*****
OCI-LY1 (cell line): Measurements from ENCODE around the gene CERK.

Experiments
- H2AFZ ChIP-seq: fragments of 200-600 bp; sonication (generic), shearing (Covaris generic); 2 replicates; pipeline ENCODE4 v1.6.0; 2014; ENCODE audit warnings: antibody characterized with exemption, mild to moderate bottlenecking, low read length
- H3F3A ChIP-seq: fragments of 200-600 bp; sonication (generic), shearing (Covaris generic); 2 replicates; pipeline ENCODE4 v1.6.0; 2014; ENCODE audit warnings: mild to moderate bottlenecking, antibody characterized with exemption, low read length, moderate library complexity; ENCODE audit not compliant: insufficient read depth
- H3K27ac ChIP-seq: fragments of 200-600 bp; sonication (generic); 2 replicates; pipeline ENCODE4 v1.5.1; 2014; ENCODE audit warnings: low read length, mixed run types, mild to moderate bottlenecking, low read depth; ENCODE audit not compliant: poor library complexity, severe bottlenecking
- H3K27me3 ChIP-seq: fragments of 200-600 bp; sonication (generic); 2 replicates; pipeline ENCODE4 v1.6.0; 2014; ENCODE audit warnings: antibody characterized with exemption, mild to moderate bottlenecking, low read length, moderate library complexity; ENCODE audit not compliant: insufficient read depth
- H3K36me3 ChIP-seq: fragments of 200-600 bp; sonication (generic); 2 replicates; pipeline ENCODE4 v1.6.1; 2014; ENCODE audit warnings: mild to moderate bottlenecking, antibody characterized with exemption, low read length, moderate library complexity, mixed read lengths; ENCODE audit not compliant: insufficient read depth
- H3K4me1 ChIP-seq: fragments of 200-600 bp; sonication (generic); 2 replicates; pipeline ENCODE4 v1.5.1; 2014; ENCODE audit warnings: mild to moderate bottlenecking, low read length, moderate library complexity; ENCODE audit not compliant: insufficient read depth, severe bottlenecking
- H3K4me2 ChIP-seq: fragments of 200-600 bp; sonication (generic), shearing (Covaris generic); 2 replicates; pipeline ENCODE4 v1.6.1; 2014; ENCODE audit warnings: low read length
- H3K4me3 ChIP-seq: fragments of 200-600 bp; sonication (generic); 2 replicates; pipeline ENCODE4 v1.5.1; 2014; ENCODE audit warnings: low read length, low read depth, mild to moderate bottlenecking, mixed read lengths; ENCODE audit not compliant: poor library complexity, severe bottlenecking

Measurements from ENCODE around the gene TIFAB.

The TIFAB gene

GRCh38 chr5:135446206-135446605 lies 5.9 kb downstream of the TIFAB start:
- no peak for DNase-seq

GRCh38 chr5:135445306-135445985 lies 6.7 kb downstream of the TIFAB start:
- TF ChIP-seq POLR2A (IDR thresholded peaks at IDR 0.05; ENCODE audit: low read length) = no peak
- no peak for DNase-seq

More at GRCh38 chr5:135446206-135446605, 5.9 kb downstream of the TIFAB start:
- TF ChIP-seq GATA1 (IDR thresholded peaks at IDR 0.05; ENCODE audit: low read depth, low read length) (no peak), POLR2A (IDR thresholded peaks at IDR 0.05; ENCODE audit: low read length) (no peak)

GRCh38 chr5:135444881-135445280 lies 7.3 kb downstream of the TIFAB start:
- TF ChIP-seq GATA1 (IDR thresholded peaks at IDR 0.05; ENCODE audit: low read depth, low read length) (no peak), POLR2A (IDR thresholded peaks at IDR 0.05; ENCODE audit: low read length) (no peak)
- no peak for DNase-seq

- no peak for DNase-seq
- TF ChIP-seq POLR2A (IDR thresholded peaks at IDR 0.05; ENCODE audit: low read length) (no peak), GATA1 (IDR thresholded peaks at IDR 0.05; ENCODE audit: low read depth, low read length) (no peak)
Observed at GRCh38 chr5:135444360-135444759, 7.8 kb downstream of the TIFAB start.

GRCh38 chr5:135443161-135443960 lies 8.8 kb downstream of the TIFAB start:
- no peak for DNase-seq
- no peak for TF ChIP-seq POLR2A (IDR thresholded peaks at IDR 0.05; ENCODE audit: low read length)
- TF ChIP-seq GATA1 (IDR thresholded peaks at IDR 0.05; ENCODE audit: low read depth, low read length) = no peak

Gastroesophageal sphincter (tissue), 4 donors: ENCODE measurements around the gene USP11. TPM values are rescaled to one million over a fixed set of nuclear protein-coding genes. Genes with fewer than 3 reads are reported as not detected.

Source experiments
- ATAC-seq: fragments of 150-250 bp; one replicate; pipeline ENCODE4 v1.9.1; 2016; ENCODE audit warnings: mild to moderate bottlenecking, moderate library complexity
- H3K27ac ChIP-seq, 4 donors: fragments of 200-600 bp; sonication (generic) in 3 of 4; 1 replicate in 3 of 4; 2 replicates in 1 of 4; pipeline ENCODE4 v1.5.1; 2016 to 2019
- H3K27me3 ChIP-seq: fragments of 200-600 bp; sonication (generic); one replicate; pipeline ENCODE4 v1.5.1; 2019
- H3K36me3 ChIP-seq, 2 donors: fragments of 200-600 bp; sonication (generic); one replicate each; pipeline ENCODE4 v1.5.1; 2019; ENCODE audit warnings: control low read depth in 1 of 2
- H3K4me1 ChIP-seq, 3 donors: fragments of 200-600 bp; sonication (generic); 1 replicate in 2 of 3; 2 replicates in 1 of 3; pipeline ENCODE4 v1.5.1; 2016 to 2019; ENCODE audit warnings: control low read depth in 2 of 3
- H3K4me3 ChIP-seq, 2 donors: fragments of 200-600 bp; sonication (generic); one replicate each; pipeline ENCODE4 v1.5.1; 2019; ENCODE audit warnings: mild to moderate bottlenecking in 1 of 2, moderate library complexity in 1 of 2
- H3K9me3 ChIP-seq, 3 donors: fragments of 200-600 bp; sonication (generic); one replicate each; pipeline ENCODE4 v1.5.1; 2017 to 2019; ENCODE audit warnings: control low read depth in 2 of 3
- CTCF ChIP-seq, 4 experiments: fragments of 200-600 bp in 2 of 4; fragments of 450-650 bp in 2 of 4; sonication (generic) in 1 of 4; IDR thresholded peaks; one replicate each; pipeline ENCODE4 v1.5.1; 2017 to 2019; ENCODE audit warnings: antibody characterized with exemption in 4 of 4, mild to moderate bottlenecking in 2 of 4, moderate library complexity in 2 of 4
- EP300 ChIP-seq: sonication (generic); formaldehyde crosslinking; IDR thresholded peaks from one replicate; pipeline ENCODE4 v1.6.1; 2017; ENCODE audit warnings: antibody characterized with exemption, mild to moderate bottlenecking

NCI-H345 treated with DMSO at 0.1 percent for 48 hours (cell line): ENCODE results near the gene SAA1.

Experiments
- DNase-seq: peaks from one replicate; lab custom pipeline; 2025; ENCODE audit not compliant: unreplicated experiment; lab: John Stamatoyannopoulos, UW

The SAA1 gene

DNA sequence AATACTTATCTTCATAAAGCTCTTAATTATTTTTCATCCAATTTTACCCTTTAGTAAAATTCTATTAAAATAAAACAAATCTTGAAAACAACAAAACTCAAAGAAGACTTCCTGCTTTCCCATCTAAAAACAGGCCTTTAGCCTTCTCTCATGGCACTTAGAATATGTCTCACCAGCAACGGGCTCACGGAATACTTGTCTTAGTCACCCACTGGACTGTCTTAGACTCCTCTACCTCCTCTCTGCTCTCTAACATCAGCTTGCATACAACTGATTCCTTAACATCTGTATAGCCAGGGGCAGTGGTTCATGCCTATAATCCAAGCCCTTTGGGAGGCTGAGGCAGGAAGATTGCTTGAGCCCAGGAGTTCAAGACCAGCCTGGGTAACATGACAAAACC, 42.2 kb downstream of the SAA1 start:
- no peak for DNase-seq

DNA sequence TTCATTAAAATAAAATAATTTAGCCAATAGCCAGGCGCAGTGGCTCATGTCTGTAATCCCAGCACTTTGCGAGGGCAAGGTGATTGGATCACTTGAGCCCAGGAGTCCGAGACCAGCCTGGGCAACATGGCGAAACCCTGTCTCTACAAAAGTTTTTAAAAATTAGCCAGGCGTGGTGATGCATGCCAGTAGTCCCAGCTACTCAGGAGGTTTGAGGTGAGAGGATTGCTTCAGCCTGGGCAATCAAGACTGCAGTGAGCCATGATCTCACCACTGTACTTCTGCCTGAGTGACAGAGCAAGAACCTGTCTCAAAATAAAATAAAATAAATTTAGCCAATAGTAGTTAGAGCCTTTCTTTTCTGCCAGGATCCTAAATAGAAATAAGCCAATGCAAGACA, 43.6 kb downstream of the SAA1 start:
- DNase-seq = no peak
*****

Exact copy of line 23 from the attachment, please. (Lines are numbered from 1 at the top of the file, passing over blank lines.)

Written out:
- no peak for DNase-seq